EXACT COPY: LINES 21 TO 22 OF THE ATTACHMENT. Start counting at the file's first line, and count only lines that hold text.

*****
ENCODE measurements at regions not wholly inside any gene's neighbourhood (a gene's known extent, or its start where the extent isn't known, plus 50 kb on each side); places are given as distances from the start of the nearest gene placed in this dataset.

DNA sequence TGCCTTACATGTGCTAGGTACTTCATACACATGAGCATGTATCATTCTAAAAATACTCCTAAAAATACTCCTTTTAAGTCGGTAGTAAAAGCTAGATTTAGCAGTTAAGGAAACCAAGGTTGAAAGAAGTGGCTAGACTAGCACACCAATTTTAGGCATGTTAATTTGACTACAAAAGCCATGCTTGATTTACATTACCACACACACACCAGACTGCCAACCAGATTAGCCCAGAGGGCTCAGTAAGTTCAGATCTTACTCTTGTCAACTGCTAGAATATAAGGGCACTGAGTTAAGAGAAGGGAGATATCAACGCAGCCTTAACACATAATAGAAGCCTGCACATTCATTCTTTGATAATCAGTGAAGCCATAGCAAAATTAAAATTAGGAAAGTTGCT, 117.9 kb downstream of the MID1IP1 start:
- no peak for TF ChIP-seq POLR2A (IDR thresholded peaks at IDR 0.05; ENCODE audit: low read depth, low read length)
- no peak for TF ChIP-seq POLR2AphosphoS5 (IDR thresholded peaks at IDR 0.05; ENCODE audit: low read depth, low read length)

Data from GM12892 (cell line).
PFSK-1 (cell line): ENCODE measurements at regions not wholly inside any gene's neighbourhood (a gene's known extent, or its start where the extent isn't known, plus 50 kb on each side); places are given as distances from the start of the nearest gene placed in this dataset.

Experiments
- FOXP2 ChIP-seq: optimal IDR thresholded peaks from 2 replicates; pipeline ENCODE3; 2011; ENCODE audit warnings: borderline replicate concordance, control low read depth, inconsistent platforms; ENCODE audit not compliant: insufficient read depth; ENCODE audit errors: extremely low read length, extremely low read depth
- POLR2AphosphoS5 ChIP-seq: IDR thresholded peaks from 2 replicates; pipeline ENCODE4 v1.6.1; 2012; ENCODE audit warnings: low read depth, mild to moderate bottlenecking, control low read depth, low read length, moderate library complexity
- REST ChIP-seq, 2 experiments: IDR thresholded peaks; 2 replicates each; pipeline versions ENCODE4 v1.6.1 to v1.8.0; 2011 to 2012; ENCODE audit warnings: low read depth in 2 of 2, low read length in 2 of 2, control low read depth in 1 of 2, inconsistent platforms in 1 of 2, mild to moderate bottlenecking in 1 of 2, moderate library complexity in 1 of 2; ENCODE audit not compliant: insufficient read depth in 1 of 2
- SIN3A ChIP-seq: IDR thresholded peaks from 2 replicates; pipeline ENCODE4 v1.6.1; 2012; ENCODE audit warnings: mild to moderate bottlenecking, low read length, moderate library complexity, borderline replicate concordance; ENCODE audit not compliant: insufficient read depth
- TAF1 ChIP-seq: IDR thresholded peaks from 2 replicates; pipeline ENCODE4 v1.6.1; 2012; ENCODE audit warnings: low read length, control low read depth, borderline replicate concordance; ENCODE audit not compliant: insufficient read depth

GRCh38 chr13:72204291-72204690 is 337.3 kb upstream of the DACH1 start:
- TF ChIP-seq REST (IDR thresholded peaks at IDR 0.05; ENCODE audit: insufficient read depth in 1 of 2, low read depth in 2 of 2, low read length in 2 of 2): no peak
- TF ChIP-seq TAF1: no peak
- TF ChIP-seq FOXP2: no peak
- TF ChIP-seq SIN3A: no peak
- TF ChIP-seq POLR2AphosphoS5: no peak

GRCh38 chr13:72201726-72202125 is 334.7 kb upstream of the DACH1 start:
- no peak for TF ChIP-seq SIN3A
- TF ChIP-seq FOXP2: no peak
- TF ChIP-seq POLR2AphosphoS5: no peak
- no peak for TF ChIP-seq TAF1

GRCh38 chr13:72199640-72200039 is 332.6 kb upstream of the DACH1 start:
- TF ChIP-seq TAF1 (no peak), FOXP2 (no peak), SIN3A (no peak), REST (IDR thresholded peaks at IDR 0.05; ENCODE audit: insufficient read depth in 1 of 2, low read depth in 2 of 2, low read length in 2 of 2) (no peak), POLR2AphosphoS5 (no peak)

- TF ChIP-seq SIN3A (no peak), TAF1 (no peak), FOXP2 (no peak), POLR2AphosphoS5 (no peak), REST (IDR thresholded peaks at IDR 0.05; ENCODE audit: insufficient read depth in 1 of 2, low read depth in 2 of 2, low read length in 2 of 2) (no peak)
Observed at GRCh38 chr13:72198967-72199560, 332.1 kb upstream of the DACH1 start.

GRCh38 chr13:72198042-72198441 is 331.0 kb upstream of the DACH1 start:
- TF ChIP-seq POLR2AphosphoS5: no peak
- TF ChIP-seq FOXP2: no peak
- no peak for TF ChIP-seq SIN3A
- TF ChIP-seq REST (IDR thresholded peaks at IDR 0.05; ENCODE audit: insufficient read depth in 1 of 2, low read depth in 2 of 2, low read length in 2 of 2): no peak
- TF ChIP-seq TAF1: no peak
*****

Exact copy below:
- TF ChIP-seq FOXP2: no peak
- TF ChIP-seq POLR2AphosphoS5: no peak